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Am currently doing an assignment on sine wave generation and am using a sallen key band pass filter - i am unsure what the difference between the band pass filter and the sallen-key band pass.

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  • \$\begingroup\$ It's ok to ask questions about homework on stack exchange, but you need to show some effort to solve the problem before people will help you. You should google "types of bandpass filters", and then either add more detail to your question, or answer it yourself if you figure it out. \$\endgroup\$ – Drew Nov 1 '18 at 5:56
  • \$\begingroup\$ i had done research prior to posting this question, i still did not understand that there were "types" of bandpass filters, and that there was not just one main bandpass, that is why i asked the question. \$\endgroup\$ – user203022 Nov 1 '18 at 6:48
  • \$\begingroup\$ In my opinion, if you'd really done your research you would have read their TR-50 report in 1954. Not the published 1955 paper. But the one where you have to request that the US Air Force give you specific leave in order to get a copy. That, and the much smaller "digest" a year later would tell you more than enough for an answer. \$\endgroup\$ – jonk Nov 1 '18 at 9:17
  • \$\begingroup\$ @Cydney you need to show what you've got so far. Just saying "I tried" is not sufficient. \$\endgroup\$ – Drew Nov 1 '18 at 17:15
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There is no such thing as a "normal" bandpass filter - only different topologies. For instance alternative filters might be biquad or multiple feedback.

A Sallen-Key is widely used because (unlike the biquad, for instance) you can construct it using a single op-amp. The Sallen-Key is also useful because its design equations are simple.

If there is any bandpass which is "normal", in the sense of the most widely used, it's probably the Sallen-Key. A biquad has better sensitivity to component variations and the parameters gain, center frequency and Q are much more independent. That is, it's much easier to adjust a single variable than with a Sallen-Key. It also requires 3 or 4 op-amps to the Sallen-Key's one.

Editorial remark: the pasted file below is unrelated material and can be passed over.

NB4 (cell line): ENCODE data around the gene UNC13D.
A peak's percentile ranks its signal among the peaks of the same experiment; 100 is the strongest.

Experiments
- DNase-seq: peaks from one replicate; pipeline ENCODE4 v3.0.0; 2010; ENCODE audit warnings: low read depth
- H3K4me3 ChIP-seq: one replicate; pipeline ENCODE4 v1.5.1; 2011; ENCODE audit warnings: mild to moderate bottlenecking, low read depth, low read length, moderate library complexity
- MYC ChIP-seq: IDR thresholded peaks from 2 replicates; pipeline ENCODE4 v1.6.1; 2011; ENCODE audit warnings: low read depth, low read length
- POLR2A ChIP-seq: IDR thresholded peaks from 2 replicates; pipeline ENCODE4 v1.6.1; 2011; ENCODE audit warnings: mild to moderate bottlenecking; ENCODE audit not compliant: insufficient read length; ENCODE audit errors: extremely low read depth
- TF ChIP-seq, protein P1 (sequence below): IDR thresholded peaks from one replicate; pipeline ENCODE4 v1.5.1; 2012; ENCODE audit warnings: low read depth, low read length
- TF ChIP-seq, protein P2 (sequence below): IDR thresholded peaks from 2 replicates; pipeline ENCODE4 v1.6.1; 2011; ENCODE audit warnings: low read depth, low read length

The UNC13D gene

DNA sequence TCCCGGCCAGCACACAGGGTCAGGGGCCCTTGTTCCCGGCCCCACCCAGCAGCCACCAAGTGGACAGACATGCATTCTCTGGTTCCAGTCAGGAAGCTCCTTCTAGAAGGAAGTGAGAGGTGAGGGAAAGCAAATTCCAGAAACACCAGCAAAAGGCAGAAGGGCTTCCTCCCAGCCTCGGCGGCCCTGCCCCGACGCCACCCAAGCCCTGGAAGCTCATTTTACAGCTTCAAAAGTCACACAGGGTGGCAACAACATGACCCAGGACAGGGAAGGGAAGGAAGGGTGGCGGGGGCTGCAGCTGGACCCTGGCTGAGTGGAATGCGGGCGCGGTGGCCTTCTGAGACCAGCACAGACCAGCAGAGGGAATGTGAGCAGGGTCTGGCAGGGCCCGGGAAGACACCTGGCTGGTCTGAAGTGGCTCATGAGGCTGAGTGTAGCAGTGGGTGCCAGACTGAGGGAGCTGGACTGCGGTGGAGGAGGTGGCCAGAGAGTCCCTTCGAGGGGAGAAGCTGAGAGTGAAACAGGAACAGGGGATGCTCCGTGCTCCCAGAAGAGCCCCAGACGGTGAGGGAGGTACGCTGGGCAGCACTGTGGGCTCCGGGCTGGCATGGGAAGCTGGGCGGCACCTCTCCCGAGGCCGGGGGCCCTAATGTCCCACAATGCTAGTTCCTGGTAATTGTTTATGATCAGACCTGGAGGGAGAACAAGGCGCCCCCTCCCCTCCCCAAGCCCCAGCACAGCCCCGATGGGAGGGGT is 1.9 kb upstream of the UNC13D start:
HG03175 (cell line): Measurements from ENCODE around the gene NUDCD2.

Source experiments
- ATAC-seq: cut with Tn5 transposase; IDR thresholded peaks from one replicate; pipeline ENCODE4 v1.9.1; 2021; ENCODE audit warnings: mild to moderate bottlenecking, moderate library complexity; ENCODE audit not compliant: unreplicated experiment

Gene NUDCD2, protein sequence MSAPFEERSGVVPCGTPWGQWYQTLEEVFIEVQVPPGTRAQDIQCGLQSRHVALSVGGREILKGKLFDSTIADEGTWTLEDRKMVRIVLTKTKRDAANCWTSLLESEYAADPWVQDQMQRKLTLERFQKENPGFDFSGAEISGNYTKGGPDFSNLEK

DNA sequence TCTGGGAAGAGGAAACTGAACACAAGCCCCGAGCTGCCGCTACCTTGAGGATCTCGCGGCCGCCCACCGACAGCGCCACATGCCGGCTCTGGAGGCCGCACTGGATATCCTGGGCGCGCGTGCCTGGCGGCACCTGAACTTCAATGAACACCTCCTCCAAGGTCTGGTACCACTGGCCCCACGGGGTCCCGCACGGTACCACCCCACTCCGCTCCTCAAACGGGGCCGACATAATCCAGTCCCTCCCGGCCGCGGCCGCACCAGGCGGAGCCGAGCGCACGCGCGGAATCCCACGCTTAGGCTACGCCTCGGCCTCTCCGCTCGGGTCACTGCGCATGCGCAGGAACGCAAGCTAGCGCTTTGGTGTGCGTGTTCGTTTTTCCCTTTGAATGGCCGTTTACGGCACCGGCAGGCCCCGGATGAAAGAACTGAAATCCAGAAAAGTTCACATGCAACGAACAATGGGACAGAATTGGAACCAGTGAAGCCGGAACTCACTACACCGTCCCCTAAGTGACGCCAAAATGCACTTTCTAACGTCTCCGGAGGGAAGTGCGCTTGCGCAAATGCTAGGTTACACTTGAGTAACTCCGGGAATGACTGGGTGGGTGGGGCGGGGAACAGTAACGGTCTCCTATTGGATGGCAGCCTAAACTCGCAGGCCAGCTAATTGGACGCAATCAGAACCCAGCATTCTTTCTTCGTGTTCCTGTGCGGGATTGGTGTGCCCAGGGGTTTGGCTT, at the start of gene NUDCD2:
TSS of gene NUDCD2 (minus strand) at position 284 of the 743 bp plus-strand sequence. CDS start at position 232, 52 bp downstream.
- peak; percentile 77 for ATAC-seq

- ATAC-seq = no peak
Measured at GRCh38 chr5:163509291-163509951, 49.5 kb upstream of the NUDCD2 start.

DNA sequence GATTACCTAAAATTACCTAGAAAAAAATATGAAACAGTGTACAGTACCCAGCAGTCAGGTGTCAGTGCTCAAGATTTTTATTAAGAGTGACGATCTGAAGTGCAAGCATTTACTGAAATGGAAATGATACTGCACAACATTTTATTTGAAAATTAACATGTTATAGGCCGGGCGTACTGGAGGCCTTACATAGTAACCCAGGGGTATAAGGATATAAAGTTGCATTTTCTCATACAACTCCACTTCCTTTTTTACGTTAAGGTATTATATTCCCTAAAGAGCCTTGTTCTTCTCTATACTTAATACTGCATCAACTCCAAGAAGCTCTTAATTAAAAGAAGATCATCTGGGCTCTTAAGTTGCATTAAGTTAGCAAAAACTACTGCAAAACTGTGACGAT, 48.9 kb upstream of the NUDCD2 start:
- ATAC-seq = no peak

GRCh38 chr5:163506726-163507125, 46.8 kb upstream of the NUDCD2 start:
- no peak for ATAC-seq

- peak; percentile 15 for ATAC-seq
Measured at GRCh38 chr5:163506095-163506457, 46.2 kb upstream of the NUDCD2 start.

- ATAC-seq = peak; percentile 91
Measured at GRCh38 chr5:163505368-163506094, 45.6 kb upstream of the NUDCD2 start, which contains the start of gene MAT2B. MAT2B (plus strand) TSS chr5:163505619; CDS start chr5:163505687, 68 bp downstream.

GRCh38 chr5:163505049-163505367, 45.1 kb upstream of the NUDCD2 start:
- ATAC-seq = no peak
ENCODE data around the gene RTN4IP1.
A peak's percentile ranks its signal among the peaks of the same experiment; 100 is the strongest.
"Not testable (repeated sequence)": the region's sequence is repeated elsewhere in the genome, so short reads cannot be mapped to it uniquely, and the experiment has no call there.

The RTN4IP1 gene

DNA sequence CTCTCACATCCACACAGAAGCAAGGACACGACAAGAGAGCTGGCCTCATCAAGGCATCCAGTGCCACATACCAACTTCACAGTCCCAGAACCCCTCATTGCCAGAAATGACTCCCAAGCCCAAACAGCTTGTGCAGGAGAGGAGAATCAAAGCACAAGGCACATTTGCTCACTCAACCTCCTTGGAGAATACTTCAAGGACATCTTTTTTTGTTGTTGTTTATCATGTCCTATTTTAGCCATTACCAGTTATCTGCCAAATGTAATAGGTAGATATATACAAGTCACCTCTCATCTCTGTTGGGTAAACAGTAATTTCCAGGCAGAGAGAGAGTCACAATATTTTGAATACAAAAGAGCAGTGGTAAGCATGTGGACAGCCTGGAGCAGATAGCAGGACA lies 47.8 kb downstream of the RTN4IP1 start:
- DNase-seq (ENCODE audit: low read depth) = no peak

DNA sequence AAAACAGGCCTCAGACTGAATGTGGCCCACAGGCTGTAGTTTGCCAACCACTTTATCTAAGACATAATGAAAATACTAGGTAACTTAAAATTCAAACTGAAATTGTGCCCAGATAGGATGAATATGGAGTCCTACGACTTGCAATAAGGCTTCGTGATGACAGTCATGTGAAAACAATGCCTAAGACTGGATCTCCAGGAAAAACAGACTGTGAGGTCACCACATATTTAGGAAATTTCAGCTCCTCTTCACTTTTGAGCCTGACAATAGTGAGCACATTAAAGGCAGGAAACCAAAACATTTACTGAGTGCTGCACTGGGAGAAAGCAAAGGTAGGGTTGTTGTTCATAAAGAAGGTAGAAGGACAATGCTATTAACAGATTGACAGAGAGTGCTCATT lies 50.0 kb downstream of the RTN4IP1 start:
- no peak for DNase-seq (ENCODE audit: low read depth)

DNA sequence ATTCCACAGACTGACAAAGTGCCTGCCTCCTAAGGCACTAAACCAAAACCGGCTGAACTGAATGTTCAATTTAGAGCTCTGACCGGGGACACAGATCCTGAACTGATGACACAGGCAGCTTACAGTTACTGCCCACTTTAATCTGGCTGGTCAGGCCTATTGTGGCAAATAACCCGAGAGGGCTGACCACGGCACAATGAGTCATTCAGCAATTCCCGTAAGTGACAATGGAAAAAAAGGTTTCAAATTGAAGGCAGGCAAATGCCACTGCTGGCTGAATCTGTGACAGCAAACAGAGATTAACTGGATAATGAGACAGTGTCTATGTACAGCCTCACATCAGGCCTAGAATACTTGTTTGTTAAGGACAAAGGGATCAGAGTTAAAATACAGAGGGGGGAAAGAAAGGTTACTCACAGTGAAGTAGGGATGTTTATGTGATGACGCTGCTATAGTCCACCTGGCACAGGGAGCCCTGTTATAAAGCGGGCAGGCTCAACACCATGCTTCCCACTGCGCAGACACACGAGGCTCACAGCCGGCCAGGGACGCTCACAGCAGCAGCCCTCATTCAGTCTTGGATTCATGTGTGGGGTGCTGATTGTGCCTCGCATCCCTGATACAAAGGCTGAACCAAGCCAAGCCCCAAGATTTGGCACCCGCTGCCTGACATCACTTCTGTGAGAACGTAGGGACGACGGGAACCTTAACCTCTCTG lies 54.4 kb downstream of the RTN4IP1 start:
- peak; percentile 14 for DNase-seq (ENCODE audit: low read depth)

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    \$\begingroup\$ 30 years ago, "normal" would probably have meant a T or Pi passive filter. In some bands, it might still be the default choice. \$\endgroup\$ – The Photon Nov 1 '18 at 5:13
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There are lots of circuits that are band pass filters.

A Sallen-Key bandpass is just one of these circuits.

As compared to a passive filter, the Sallen-Key filter, like many active filter types, will be less affected by loading.

A Sallen-Key bandpass filter will be only a 1st-order filter (two poles, but generally the order of a bandpass filter is half the total number of poles).

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  • \$\begingroup\$ Regarding the order of a bandpass: There are two alternative definitions and - for my opinion - it is straight-forward (mostly used and and logical) to use the number of poles for defining the order. More than that, using the lowpass-bandpass transformation the number of poles is always doubled. Hence, a first order lowpass is transferred into a second order bandpass (lowest possible bandpass order). \$\endgroup\$ – LvW Nov 1 '18 at 10:12

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